A Perfectly Functioning Magovern-Cromie Sutureless Prosthetic Aortic Valve 42 Years After Implantation
A 65-year–old man was admitted with recurrent pulmonary edema. At the age of 23, 42 years before his admission, he had had an aortic valve replacement with a “ball-and-cage” valve for severe aortic stenosis. He had suffered a postoperative hemorrhagic stroke with right hemiparesis but had been doing well on warfarin for 42 years. Echocardiography demonstrated a perfectly functioning prosthetic aortic valve with peak transvalvular gradient of 23 mm Hg and mean gradient of 13 mm Hg with no aortic regurgitation (Figure 1, Movie I). There was also severe rheumatic mitral valve stenosis. Coronary angiography showed insignificant coronary disease, and on fluoroscopy an unusual ball-and-cage prosthetic valve, with an incomplete cage and multiple spikes protruding from its base, was seen (Figure 2, Movie II).
The patient underwent mitral valve replacement via midline sternotomy, and the mitral valve was approached through a left atrial incision parallel to the interatrial groove. Because of the bulkiness of the prosthetic aortic valve, the anterior aspect of the new prosthetic mitral valve could not be sewn. The aorta was opened and the prosthetic aortic valve exposed. While the cage was being held, the valve completely dislodged from the annulus, leaving a large crater. No sewing ring or sutures were seen (Figure 3). A new prosthetic valve was implanted in the aortic position.
In the early 1960s, after the establishment of cardiopulmonary bypass, several mechanical ball-and-cage heart valves with different designs and materials were developed. Concerned about the long time it took to suture the valve to the heart, Dr George Magovern approached the development of the valve from a different angle. Together with Harry Cromie, “to simplify the method of fixation, lessen bypass time and reduce thrombus formation,”1 he developed a valve for “both the aortic and mitral position utilizing a rapid nonsuture, mechanical fixation …which requires only a few seconds …, eliminating the need for prolonged cardiopulmonary bypass ….” Magovern and colleagues wrote, “The essential feature of this fixation is the use of multiple curved pins to hold the valve in position.”1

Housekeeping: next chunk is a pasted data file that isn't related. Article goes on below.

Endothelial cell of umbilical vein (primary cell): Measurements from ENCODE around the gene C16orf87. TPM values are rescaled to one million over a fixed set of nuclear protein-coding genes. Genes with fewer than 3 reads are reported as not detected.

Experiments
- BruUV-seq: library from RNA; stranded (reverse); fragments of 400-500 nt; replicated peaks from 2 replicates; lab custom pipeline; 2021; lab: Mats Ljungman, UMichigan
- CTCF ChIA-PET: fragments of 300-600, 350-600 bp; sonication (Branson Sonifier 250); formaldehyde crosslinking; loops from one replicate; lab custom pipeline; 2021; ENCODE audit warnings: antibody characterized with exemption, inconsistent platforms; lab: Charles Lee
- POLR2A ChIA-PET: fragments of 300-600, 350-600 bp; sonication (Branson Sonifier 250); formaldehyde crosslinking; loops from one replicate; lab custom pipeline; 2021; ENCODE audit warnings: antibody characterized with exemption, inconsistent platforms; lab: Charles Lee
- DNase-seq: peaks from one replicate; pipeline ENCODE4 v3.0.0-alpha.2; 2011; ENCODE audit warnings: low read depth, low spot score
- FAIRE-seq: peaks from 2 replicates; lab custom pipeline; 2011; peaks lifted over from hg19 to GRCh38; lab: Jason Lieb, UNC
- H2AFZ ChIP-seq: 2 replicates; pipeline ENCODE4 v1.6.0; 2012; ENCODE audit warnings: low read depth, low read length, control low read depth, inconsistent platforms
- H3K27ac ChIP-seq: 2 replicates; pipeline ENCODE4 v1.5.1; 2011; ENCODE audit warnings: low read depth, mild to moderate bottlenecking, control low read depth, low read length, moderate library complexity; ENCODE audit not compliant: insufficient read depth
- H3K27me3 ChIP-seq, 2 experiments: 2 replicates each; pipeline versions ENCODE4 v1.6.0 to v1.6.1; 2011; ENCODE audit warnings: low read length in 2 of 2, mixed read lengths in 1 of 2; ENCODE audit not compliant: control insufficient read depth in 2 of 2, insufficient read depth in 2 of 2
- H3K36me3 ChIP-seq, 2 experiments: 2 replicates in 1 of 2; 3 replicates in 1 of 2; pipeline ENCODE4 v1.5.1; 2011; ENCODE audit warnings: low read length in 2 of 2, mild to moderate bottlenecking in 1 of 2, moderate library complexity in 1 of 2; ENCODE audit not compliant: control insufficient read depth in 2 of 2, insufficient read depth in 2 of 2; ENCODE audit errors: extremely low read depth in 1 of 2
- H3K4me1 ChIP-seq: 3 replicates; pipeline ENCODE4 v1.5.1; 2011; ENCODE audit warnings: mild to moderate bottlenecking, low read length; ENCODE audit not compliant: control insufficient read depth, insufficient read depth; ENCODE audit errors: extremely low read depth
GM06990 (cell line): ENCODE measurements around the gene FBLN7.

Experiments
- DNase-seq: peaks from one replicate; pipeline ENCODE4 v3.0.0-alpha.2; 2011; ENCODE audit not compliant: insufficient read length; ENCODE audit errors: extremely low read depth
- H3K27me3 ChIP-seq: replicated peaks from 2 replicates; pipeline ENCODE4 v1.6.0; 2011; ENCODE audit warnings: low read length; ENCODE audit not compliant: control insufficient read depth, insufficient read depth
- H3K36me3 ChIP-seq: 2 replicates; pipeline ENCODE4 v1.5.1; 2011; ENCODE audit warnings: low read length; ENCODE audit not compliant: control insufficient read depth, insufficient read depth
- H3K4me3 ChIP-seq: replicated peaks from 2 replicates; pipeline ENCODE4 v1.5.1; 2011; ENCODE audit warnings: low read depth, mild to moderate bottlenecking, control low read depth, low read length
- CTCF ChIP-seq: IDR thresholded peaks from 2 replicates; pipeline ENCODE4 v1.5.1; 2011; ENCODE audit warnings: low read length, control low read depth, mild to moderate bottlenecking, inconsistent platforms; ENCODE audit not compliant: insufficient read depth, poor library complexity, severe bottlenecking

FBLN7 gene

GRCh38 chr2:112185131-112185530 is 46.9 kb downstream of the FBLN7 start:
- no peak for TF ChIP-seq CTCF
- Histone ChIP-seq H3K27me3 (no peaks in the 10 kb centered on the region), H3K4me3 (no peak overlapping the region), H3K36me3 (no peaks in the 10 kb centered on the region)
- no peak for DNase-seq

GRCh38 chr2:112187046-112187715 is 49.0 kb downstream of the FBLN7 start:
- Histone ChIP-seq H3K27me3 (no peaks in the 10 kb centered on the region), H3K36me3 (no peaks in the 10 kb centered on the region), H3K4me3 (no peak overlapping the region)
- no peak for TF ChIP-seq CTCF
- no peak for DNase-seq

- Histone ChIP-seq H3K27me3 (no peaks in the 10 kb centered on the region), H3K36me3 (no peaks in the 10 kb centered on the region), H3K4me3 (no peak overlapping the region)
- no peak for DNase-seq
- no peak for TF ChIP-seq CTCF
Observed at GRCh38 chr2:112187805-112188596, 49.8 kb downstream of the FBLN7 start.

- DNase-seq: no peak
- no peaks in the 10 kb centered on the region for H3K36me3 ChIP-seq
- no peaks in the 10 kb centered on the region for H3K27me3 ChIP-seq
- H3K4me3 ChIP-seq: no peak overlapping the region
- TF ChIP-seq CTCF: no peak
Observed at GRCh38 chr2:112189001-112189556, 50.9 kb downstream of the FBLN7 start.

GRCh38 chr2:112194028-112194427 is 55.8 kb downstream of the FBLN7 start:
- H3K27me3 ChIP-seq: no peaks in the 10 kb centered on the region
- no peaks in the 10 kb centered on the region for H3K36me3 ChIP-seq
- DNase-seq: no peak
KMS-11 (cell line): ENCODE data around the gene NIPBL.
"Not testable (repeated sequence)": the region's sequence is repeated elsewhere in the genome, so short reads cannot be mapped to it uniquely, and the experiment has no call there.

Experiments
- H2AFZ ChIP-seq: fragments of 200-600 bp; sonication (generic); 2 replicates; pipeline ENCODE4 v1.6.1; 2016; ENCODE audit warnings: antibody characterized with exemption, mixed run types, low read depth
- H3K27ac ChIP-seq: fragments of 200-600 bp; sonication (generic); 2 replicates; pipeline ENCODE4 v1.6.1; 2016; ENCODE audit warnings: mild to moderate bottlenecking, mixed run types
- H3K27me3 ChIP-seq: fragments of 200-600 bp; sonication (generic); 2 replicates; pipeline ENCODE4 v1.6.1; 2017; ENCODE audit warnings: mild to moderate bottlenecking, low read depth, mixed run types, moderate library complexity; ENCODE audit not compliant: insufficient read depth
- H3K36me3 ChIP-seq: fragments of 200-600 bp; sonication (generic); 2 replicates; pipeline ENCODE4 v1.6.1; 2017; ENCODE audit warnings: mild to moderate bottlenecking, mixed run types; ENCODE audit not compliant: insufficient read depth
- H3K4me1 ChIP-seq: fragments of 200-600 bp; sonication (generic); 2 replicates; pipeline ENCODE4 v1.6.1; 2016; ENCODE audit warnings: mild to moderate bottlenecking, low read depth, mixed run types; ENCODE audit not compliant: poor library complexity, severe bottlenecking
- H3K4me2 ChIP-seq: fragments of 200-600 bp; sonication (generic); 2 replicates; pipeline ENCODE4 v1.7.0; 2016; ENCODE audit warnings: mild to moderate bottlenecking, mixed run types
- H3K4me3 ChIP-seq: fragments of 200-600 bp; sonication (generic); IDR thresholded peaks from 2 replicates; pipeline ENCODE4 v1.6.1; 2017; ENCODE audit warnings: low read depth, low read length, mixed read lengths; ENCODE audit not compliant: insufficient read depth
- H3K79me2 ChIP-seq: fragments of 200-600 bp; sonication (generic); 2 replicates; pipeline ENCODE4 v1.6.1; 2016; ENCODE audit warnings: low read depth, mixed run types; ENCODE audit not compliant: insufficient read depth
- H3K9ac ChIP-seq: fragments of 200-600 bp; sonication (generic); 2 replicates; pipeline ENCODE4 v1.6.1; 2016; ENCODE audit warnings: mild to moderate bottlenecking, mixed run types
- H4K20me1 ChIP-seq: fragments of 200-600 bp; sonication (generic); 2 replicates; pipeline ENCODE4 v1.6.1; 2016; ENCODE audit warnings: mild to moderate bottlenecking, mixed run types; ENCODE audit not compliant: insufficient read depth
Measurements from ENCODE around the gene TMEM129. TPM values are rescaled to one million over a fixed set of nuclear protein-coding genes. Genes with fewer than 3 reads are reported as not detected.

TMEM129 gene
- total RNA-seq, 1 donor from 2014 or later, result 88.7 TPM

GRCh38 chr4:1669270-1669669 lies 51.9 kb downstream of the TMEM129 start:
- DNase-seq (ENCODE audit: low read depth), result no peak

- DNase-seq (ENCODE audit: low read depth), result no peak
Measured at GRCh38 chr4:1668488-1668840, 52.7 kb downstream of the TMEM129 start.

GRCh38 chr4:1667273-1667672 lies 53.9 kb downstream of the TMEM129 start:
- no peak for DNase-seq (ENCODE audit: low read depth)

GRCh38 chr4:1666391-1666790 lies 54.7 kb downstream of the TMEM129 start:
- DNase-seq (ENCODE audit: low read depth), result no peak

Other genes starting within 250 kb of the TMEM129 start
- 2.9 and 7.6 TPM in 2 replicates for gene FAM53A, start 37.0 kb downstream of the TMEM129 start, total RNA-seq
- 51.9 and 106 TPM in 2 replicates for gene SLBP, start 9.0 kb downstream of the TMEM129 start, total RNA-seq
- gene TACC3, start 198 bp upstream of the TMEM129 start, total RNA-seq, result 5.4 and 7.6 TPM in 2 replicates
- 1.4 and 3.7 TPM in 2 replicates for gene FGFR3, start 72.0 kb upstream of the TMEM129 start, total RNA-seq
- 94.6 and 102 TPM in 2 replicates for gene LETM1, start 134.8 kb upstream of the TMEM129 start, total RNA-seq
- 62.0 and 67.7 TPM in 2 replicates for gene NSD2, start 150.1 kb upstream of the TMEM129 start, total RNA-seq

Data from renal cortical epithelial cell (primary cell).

The valve was first implanted in 1962. Several hundred of its various models were implanted in both aortic and mitral positions.2 Although production ceased in 1980, Dr Magovern continued to implant this valve for several more years.3 The recent development of transapical and percutaneous sutureless aortic valve replacement is an example of history repeating itself.
The valve we explanted after 42 years is the original model, with an all-metal titanium cage. To our knowledge, this is the longest functioning prosthetic valve of any kind documented.
The online-only Data Supplement, which contains Movies I and II, can be found at http://circ.ahajournals.org/cgi/content/full/117/1/e1/DC1.